Black Market Auto Sales
Black Market Car Sales or "Curbstoning" is an illegal scheme to draw shoppers to a roadside or vacant lots and sell unfit cars without permits, licenses or mandated consumer protection.
Private Auto Purchase Tips from the Pros
A Public Service from your local, licensed auto dealers
For most New Mexicans, a safe and reliable vehicle is crucial to being able to live, work and be part of the community. A car is among the most expensive purchases anyone ever makes, so it pays to be attentive to the details when buying. This is especially true if you are buying a car from a street corner, whether in your town or on the internet. Here are some tips to help:
- Ask the seller in the first call whether the title is in his/her name. If the answer is “no” just hang up. They will tell you it is their auntie’s car, or their sister out of state. It is illegal in New Mexico to sell a vehicle that is not titled to the seller, and you will end up paying taxes and penalties on every sale of the vehicle that was not reported. Ask the seller to give you the VIN number of the vehicle. Ask the seller if the vehicle is salvaged, and whether the miles shown are actual.
- Check the car out online. A lot of data can be had for free. First, check to see if the vehicle has any open recalls from the manufacturer. Use the VIN tool at the NHTSA’s website: https://www.nhtsa.gov/recalls. You can also check whether the vehicle is stolen or salvaged for free by looking the vehicle up on the NICB’s website: https://www.nicb.org/vincheck. You can also go to a number of pay sites, including AutoCheck and CarFax to get detailed histories for the car.
- Be cautious where you meet a seller for a test drive. Make sure it is in a very public place to ensure your safety. If you like the car, arrange for a pre-purchase mechanical inspection of the vehicle during your test drive. If the seller won’t agree – don’t buy that car!
- Check the title out fully. Check the seller’s drivers license to ensure he/she is the registered owner. Does the VIN match the VIN on the vehicle? If the title says that it is a Duplicate Title, be cautious and do not buy the vehicle until you have had a chance to check the vehicle and ensure that it has not been sold twice.
- Document everything. Make sure to print and save all internet ads, text messages and emails between you and the seller. This will allow you to prove what went on in case something goes awry with the deal.
And remember, no licensed New Mexico automobile dealer displays vehicles on street corners or abandoned restaurant parking lots. You can find them at their dealerships, offering a minimum 15 day/500 mile warranty, bonded and insured and always there for you if there is a problem with your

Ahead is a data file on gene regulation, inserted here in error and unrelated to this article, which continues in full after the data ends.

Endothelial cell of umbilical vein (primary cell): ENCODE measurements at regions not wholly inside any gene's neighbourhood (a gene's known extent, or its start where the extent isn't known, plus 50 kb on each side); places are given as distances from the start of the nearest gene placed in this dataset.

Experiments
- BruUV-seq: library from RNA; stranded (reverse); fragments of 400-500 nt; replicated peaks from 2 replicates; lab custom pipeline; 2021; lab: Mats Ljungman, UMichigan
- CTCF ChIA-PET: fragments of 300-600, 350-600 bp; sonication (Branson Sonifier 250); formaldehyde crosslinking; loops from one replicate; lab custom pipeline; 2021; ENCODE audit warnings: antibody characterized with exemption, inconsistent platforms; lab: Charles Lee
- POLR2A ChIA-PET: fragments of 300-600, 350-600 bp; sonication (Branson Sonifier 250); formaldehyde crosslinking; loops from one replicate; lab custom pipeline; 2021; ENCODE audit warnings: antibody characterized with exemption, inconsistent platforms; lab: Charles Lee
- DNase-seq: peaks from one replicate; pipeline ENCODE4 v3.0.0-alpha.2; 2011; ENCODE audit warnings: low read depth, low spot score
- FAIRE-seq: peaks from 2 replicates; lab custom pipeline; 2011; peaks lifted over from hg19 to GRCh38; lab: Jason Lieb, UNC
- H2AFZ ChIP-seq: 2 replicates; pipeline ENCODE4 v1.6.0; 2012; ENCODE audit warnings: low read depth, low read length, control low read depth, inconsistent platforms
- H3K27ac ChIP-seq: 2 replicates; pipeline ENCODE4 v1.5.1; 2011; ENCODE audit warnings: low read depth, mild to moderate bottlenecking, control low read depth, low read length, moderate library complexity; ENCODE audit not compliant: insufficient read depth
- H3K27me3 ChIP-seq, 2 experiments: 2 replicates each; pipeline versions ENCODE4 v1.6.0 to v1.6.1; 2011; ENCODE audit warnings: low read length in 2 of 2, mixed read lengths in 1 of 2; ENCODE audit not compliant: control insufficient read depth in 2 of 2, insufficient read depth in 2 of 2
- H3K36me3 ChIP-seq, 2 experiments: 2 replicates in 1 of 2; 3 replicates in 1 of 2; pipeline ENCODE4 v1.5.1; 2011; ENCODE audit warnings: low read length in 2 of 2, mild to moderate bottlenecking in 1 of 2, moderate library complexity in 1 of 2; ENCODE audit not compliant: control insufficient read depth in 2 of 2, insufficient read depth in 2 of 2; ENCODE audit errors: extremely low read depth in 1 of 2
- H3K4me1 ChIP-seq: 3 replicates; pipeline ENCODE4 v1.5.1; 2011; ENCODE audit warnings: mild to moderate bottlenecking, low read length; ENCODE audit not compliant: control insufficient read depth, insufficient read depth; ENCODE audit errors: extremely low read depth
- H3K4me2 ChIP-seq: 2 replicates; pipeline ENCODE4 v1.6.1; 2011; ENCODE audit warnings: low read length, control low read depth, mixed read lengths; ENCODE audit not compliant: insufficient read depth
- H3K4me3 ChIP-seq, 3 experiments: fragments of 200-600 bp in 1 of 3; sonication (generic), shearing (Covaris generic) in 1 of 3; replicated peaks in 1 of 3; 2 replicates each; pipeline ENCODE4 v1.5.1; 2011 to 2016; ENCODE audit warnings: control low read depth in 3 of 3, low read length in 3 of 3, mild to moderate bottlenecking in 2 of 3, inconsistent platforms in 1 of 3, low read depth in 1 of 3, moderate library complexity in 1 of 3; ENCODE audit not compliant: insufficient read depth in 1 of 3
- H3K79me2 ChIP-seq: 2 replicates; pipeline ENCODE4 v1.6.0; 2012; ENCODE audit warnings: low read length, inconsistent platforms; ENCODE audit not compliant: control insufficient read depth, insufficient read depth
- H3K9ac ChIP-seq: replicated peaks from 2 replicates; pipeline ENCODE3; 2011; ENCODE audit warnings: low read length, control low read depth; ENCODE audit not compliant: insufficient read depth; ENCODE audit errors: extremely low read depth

Buying From a Black Market Dealer is Not Worth the Risk!
Just this week, I had a consumer come to our office and discuss with me their awful experience dealing with a $2000 purchase of a vehicle off a curb here in Albuquerque. The consumer had saved up for over six months to purchase the car and was excited to finally have the transportation they needed to get to and from work. It did not really work out that way.
The consumer was given the keys to the car for the cash, and when they asked about the title, they were told it would be given to them the next day. The next day turned into three weeks and still no title. The consumer then started to have major concerns about the safety and reliability of the vehicle. The engine started to smoke, and the clutch on the manual transmission started to get harder and harder to use.
At that point, the consumer was really worried about the purchase and found the New Mexico Independent Automobile Dealers Association online and came to us to seek any remedies. We found not only was the consumer sold a bad car, they were sold a car that had an outstanding title loan on it, and the seller did not and could not produce a title!
As the Executive Director of NMIADA, unfortunately I have to deal with this kind of scenario all too often and have to tell these unsuspecting consumers that the seller is in the wind and they really have no recourse. In New Mexico, a licensed dealer has to be fully bonded, and provide a 15 day/500 mile vehicle warranty to protect the consumer from curbstoning situations exactly like this.
I just wish more consumers understood the protections licensed dealers provided them. Rather than finding what they think is the best deal, they should find the best dealer to make a deal with. Help us help you—buy from a licensed car dealer. In the long run you will always be better off!